In more detail, fluid-impermeable layer 22 may comprise a thin sheet of plastic material, such as polypropylene or polyethylene. Sorbent layer 24 may comprise, for instance, the sorbent material described in U.S. Pat. No. 4,117,184. Claw-resistant layer 26 may comprise, for instance, strands of polyester or polypropylene, which collectively achieve structural integrity through bonding at the intersections of the strands. Especially for hydrophobic materials, a surfactant is preferably used to assure that layer 26 is permeable or semi-permeable to liquid. Bag 18 preferably comprises thin plastic material, which may incorporate fibers as described in connection with FIG. 4.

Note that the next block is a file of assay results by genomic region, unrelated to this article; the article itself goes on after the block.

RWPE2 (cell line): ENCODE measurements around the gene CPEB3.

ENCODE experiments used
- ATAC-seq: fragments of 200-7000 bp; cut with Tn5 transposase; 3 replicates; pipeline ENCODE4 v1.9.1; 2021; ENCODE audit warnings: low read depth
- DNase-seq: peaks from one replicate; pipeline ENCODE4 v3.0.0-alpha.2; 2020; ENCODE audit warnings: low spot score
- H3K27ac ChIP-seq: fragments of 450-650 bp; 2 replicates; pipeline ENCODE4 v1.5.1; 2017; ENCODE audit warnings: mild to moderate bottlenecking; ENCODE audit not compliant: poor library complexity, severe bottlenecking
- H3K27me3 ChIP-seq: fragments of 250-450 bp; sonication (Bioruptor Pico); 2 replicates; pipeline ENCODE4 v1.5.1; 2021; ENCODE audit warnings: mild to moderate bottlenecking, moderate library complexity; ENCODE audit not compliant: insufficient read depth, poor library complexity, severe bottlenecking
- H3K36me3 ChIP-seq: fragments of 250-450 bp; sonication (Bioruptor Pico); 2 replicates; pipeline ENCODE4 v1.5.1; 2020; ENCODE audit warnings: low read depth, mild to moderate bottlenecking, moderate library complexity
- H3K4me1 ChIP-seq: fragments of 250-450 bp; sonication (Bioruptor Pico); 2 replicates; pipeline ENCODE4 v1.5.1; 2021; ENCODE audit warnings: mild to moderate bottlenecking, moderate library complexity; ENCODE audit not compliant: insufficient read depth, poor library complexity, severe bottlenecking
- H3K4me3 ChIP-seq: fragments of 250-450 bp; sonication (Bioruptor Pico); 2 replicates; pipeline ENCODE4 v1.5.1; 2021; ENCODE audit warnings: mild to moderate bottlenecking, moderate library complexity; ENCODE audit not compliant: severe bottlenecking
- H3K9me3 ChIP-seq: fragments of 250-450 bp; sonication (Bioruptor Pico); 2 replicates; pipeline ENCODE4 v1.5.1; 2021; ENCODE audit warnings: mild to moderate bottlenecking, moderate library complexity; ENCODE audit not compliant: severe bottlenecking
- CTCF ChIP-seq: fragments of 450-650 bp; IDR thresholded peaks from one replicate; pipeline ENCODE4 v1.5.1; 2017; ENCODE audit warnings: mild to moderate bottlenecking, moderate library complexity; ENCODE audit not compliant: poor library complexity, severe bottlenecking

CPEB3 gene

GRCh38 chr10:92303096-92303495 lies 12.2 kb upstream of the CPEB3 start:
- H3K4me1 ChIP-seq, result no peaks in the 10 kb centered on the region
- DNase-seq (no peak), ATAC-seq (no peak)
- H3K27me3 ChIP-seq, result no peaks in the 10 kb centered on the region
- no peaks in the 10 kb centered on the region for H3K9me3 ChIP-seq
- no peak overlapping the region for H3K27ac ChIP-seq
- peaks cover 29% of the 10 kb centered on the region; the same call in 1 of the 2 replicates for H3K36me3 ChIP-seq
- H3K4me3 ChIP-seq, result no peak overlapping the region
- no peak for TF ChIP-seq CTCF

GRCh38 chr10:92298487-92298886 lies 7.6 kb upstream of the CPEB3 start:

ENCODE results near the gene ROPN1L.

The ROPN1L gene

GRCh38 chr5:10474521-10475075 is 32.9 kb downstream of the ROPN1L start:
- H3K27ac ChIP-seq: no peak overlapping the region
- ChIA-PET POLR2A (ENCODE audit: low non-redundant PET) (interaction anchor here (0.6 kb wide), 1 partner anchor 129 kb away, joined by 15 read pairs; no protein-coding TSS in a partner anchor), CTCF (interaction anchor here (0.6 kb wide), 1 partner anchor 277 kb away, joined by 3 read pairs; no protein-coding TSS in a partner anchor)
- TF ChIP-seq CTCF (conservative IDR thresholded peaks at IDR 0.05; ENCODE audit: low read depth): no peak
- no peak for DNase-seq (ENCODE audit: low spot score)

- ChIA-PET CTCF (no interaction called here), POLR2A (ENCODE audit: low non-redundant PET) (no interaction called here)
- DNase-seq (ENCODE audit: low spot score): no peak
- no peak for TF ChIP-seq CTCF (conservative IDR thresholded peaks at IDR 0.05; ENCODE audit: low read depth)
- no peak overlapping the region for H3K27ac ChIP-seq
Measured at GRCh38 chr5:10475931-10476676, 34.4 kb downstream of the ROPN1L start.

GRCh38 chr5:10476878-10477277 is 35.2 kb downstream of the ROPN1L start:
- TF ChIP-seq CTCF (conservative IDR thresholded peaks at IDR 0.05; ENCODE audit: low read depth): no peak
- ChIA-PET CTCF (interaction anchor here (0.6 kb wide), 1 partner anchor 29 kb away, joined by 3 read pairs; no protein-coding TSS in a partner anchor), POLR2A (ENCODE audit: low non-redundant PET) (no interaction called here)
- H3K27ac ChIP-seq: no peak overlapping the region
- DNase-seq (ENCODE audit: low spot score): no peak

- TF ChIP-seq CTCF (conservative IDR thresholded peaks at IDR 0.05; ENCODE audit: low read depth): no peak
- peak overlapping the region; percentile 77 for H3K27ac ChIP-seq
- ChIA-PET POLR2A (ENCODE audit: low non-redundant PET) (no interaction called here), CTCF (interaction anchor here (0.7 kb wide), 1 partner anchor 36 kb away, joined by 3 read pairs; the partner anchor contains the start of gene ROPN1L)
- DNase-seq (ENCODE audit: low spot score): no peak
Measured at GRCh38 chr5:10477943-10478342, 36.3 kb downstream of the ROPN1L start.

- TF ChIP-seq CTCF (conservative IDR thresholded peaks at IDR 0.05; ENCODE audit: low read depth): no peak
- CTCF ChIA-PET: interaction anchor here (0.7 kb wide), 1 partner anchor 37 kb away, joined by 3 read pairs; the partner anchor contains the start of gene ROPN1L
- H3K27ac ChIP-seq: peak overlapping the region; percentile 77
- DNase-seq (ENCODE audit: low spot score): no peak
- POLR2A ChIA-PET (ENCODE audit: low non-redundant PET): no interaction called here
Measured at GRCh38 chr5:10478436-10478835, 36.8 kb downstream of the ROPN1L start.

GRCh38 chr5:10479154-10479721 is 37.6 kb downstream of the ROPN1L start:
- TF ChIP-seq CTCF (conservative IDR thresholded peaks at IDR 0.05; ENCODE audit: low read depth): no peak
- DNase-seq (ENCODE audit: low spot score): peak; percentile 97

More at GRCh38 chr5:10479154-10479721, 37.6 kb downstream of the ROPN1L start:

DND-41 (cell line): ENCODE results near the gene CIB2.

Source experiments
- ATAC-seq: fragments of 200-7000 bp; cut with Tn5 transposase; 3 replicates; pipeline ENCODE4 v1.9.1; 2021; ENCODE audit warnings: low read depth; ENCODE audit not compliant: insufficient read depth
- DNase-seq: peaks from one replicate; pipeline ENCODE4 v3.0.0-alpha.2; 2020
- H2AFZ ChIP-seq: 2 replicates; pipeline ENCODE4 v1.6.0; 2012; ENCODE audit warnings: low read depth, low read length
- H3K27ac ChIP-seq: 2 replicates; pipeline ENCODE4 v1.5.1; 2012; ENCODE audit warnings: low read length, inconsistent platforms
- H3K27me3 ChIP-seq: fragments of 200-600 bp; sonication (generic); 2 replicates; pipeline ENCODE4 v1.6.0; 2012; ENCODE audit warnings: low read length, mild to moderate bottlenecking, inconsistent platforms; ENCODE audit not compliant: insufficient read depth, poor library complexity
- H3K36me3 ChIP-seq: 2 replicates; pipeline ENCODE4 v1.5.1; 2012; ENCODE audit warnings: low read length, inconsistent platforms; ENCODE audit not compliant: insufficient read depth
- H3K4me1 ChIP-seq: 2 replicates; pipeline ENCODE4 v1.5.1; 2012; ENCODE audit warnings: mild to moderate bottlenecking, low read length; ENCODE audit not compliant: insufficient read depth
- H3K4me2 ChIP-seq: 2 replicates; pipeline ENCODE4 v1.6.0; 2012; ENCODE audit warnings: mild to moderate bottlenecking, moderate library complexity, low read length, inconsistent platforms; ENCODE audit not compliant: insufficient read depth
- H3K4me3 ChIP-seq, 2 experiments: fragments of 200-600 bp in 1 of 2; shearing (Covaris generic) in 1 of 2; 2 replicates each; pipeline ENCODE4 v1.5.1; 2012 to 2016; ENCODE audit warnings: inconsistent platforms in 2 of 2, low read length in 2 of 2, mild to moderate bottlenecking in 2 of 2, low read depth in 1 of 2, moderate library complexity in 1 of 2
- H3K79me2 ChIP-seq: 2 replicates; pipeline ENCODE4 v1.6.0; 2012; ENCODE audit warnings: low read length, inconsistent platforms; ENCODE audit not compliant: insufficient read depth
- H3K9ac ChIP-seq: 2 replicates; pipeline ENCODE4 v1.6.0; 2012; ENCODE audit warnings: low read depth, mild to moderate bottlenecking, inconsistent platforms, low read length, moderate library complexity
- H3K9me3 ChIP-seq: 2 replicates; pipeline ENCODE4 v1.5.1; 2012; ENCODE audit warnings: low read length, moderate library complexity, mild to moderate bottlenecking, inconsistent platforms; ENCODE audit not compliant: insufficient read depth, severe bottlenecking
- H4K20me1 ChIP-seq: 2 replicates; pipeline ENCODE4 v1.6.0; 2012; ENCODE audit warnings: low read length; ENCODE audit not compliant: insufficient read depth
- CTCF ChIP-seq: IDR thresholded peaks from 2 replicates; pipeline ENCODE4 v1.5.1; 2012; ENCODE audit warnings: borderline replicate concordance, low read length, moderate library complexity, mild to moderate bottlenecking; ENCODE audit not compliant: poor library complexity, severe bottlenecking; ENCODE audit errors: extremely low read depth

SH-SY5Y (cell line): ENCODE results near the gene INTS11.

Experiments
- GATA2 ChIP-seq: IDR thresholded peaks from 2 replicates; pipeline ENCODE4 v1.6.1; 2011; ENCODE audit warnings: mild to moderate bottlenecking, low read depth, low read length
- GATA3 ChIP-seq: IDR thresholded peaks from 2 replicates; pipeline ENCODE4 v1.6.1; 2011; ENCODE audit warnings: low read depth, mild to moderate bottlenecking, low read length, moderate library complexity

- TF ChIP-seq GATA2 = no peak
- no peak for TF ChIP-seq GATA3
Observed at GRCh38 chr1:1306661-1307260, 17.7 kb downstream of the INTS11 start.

While the invention has been described with respect to specific embodiments by way of illustration, many modifications and changes will occur to those skilled in the art. It is, therefore, to be understood that the appended claims are intended to cover all such modifications and changes as fall within the true scope and spirit of the invention.
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|Jun 6, 2002||FPAY||Fee payment|
Year of fee payment: 4
|Jun 15, 2006||FPAY||Fee payment|
Year of fee payment: 8
|Jul 26, 2010||REMI||Maintenance fee reminder mailed|
|Dec 22, 2010||LAPS||Lapse for failure to pay maintenance fees|
|Feb 8, 2011||FP||Expired due to failure to pay maintenance fee|
Effective date: 20101222